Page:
He also notes that Vietnamese arabica is undervalued in the global market, mainly thanks to a lack of knowledge about good farm practices. Furthermore, extreme weather conditions (such as 2019’s heavy frost in Son La that destroyed more than 3,000ha of coffee trees) leaves Vietnamese arabica farms vulnerable to climatic hazards.




Clément Rigal is a coffee agronomist at CIRAD with a focus on sustainable farming practices and agroforestry systems.

“Wild coffee [varieties] grow in the forest under shaded environments,” Clément says. “Historically, varieties were bred to improve yield under full sunlight conditions, but at the expense of coffee quality and sustainable farming. 

“As a result, many conventional coffee varieties are no longer suitable to shaded environments and their yields fall under shade trees.”

In 2017, the BREEDCAFS project came to the Son La and Dien Bien provinces, with the aim of resolving the lack of genetic diversity on Vietnamese coffee farms.

Luu says: “The overall objective is to introduce and test new F1 arabica hybrids in order to see if they are well-adapted to [the] region, and to design agroforestry practices that will create high-yield coffee systems. These will be better suited to climate change and hopefully produce high quality.”

Pierre adds: “The new F1 arabica hybrids were developed by CIRAD [and] ECOM more than 20 years ago. They were first tested in several Central American countries.”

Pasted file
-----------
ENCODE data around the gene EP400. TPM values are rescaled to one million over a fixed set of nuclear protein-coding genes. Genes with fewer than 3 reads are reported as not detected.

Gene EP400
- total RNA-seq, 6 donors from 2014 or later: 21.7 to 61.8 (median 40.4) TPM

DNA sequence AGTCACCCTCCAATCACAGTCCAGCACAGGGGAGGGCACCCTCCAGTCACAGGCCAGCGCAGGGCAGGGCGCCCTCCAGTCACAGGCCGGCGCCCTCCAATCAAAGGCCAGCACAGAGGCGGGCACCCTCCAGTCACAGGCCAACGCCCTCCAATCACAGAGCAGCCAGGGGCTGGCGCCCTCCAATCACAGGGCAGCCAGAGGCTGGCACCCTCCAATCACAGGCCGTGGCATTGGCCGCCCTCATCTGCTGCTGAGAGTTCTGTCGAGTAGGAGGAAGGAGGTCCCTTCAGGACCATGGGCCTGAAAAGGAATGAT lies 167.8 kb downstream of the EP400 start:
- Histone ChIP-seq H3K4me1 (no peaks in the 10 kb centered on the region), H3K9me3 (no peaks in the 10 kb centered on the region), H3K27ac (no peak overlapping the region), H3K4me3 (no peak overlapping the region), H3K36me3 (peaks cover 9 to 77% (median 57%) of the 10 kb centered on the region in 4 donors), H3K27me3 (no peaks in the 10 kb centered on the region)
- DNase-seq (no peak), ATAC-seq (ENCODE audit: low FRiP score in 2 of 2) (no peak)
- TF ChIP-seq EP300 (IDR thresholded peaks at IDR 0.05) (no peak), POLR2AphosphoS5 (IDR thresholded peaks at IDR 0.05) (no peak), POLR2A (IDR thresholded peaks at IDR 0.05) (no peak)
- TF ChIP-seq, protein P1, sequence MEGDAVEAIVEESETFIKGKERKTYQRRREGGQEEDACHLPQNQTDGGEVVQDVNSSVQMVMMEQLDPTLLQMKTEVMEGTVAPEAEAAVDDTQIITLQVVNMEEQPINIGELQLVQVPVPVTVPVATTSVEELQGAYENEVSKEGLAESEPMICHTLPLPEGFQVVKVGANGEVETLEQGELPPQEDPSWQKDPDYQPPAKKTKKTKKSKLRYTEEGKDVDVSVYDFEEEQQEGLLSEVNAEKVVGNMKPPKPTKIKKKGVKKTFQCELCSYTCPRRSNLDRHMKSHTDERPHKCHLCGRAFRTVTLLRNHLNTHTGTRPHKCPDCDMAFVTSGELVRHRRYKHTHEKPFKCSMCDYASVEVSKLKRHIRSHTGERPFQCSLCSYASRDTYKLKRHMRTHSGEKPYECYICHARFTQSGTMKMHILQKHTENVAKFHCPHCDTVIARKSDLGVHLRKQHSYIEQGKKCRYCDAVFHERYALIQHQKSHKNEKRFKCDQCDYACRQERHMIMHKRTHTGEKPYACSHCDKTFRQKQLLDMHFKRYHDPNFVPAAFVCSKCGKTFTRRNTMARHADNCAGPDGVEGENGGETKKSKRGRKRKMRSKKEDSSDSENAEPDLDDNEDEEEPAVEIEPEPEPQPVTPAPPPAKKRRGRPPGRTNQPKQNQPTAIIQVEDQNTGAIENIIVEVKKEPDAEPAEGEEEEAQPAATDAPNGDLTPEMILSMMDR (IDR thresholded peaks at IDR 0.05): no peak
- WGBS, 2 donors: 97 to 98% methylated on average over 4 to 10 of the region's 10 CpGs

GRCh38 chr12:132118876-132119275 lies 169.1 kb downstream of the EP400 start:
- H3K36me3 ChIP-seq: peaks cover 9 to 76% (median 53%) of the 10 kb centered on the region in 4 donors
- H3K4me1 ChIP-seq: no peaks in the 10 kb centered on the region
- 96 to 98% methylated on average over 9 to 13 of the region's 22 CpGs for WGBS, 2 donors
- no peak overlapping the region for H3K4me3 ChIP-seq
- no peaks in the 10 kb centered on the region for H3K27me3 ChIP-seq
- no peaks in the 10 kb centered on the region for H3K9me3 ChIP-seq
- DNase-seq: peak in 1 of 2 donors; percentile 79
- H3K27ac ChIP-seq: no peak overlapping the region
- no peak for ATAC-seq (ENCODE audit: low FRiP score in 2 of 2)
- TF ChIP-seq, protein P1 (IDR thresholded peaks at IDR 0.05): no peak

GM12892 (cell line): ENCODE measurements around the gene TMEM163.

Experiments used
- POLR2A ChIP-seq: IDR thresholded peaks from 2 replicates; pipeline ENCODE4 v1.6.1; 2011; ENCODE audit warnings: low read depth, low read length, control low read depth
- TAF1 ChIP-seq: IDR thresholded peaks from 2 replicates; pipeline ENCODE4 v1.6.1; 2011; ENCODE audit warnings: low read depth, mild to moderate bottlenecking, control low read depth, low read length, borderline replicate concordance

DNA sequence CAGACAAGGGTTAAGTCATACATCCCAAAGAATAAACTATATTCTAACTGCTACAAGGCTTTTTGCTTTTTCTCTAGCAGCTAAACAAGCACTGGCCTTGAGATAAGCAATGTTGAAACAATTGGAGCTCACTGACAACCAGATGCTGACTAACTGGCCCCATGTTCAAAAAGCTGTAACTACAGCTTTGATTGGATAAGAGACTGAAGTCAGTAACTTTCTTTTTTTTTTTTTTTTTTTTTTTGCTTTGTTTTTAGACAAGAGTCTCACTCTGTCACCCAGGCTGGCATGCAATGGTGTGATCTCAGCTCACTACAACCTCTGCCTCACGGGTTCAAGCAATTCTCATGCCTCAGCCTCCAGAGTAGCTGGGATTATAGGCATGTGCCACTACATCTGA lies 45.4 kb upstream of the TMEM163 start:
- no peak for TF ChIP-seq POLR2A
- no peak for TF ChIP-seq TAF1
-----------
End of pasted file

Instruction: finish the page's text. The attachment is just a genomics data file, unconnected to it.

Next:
CIRAD and BREEDCAFS have imported seedlings of two F1 arabica hybrids and provided them to 12 Vietnamese farmers. F1 hybrids are first-generation offspring of distinctly different plant varieties that have been propagated in varieties.

In total, 40,000 seedlings of Starmaya and H1-Centroamericano have been distributed to local farmers, with Catimor used as a control. These seedlings have initially been planted as “demo plots”, managed by the farmers themselves.

Initially, in June 2018, the 12 farmers were provided with 400 seedlings each, for a total of 4,800. NOMAFSI, CIRAD, the Vietnam Academy of Agricultural Sciences, and Agricultural Genetics Institute (AGI) then conducted annual phenotyping to evaluate the growth of the hybrids, and assess the presence of pests and diseases.

The first harvest then occurred from October to December 2020. The green coffee was then evaluated in laboratories by private partners (including Phuc Sinh, ECOM, and illy) to distinguish their physical, chemical, and cup qualities. 

Clément adds: “Field trials and phenotyping have been conducted at a range of elevations, [so] we can see which variety is best suited to which condition.”

Dao The Anh is the Vice-President of VAAS. He says: “The initial results of the demo plots showed that the new F1 hybrid coffee varieties performed better than the local Catimor plants in terms of yield and quality.”

Local farmers were also surveyed for their feedback on the new F1 hybrids. Hoang Thi Xoan is a farmer in the Son La province who lost a substantial amount of his trees during the frost in 2019. 

“The new varieties grow better over the same period of cultivation,” Hoang says. “They grow more branches, and yield more [cherries].”